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UBC showcases its strengths as neurologists meet in Vancouver

As 12,000 neurologists descend on Vancouver for the American Academy of Neurology’s 68th annual meeting this week, the Djavad Mowafaghian Centre for Brain Health is poised to make the most of the opportunity to showcase our clinical and scientific leadership in the field.

Three Centre members will be giving talks at plenary sessions the world’s largest gathering of neurologists, taking place at the Vancouver Convention Centre April 15-21:

  • Anthony Trauboulsee, the MS Society of Canada Research Chair, will discuss the results of a clinical trial of a new drug for multiple sclerosis;
  • Blair Leavitt, Professor in the Department of Medical Genetics, will describe the development of a potential new drug for Huntington’s disease and the current clinical trial;
  • and Jon Stoessl, Co-Director of the Djavad Mowafaghian Centre for Brain Health, will review the latest developments in neuroimaging.

Members of the Division of Neurology will be volunteering at a public-oriented Brain Health Fair: a free, one-day event connecting hundreds of neurology patients, caregivers, families, students, and those interested in brain health. The program will include a walk-through inflatable, interactive brain, opportunities to hold a human brain and to view animal brains, workshops to create brain-inspired arts and crafts, cranial nerve stations to demonstrate sensory nerves, an “Ask a Neurologist” booth, and more.

UBC’s National Core for Neuroethics will host a booth that showcases recent research by Judy Illes and Julie Robillard on topics including concussion, dementia, cognitive enhancement and autism, promoting opportunities to collaborate on research, and providing advice about finding reputable information online about brain health.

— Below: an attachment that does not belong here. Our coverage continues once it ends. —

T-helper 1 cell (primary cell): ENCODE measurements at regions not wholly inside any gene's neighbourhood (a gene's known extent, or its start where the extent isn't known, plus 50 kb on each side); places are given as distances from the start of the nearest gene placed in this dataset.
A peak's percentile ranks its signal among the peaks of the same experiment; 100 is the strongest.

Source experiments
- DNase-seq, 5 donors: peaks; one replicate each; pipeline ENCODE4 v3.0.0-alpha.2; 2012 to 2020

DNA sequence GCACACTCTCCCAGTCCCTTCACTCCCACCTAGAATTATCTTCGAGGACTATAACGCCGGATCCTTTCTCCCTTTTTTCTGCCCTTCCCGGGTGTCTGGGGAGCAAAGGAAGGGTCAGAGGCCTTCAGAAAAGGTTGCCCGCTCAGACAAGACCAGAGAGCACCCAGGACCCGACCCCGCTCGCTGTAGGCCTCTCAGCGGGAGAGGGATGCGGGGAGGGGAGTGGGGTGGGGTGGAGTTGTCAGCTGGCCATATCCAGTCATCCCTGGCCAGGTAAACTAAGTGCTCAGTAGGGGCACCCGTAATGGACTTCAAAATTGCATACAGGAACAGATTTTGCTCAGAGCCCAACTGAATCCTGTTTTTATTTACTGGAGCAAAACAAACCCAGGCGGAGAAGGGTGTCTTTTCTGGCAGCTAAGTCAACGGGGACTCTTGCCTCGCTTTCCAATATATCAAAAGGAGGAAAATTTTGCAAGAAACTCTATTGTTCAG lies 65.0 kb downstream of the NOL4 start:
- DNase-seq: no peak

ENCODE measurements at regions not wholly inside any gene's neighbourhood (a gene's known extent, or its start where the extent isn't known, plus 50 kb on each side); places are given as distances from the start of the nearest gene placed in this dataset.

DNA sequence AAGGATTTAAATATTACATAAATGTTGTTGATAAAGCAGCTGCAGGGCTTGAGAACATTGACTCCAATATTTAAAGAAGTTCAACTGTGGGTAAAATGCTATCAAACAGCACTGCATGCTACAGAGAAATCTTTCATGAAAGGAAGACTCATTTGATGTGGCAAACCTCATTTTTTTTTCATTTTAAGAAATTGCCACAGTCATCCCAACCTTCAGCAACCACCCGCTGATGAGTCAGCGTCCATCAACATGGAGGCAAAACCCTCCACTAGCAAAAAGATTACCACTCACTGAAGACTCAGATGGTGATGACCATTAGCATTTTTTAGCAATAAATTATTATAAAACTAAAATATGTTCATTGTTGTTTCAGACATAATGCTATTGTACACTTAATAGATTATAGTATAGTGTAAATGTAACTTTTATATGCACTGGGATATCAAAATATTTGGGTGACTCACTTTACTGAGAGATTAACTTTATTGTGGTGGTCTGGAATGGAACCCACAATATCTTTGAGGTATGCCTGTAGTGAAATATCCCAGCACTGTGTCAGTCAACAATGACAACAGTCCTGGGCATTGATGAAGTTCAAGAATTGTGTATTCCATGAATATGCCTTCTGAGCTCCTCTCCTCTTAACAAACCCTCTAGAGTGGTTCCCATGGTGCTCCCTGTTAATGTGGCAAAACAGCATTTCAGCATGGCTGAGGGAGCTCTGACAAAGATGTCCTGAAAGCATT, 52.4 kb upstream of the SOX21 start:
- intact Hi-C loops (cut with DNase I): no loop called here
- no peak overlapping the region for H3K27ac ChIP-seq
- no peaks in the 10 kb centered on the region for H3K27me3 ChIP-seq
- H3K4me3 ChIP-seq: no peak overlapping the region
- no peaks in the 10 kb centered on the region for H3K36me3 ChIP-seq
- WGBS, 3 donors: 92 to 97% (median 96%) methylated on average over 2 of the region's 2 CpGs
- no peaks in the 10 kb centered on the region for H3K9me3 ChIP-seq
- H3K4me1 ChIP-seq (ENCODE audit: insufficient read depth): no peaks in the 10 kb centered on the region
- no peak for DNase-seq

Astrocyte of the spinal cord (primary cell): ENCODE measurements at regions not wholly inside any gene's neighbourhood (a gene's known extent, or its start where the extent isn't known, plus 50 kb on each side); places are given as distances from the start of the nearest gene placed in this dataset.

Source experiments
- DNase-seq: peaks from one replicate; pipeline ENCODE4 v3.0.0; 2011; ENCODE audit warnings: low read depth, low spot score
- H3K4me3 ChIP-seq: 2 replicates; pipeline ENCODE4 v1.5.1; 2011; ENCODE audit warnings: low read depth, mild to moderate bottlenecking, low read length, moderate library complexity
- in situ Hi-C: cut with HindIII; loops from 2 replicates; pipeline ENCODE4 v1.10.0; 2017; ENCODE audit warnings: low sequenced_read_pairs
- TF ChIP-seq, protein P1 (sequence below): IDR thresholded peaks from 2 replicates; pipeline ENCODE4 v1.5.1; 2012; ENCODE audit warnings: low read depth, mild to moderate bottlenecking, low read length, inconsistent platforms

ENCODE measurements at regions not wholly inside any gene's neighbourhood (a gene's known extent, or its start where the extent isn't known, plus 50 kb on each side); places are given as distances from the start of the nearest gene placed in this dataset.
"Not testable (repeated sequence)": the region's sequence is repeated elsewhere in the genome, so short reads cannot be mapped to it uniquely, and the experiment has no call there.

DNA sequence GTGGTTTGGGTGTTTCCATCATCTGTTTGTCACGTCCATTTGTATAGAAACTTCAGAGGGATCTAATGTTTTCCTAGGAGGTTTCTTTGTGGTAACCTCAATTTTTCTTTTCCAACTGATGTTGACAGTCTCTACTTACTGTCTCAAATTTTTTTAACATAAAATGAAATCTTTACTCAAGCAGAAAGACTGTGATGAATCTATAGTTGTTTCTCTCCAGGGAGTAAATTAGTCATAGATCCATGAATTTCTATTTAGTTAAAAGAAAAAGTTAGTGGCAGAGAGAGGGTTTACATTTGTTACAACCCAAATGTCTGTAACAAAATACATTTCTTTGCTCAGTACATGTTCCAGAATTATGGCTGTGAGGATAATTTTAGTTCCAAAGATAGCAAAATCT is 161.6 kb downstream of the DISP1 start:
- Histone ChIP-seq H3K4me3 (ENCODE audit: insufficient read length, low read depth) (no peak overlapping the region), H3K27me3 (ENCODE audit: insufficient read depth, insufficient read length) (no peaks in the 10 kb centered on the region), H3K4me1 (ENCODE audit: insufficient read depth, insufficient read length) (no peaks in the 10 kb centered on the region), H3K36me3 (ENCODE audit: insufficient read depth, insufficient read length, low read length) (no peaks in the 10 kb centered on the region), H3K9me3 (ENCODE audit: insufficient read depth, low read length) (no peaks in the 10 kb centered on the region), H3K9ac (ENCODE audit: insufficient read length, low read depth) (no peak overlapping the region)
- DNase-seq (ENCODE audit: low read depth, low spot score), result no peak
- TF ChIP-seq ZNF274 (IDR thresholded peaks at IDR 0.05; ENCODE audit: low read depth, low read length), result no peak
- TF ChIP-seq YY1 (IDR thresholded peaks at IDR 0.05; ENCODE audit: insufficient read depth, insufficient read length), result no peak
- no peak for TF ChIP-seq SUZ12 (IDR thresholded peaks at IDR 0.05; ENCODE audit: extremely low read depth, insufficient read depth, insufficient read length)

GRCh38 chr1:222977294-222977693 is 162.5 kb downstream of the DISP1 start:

At 1:30 p.m. on April 15, join Naznin Virji-Babul, Will Panenka, Thalia Otamendi and Science World on the Discovery Stage for a panel discussion exploring the latest research and developments surrounding brain injury and concussions. 

Dr. Traboulsee’s plenary session on the MS drug ocrelizumab stems from his role leading the largest arm of an international, randomized, double-blind trial of the monoclonal antibody, developed by Roche. The Vancouver site enroled 59 patients with relapsing-remitting MS, compared to an average enrolment of four or five patients at most other sites.

Dr. Traboulsee (pictured right) will be sharing results showing that ocrelizumab significantly reduced disability progression and brain tissue damage in both relapsing and primary progressive forms of MS. Ocrelizumab will soon be under review by the U.S. Food and Drug Administration and Health Canada for approval as an MS treatment.

Taking advantage of the event being hosted on UBC’s home turf, Dr. Traboulsee will bring a contingent of Roche and Genentech executives – including Roche Canada’s President and CEO Ronnie Miller along with three vice presidents (medical affairs, product strategy and finance and business services) – to the Djavad Mowafaghian Centre for Brain Health, where they will discuss UBC’s ongoing imaging research in MS, listen to a presentation on health economics from Larry Lynd in the Faculty of Pharmaceutical Sciences, discuss ocrelizumab’s potential to change patient care, and take a tour of the MS Clinic at the adjoining UBC Hospital.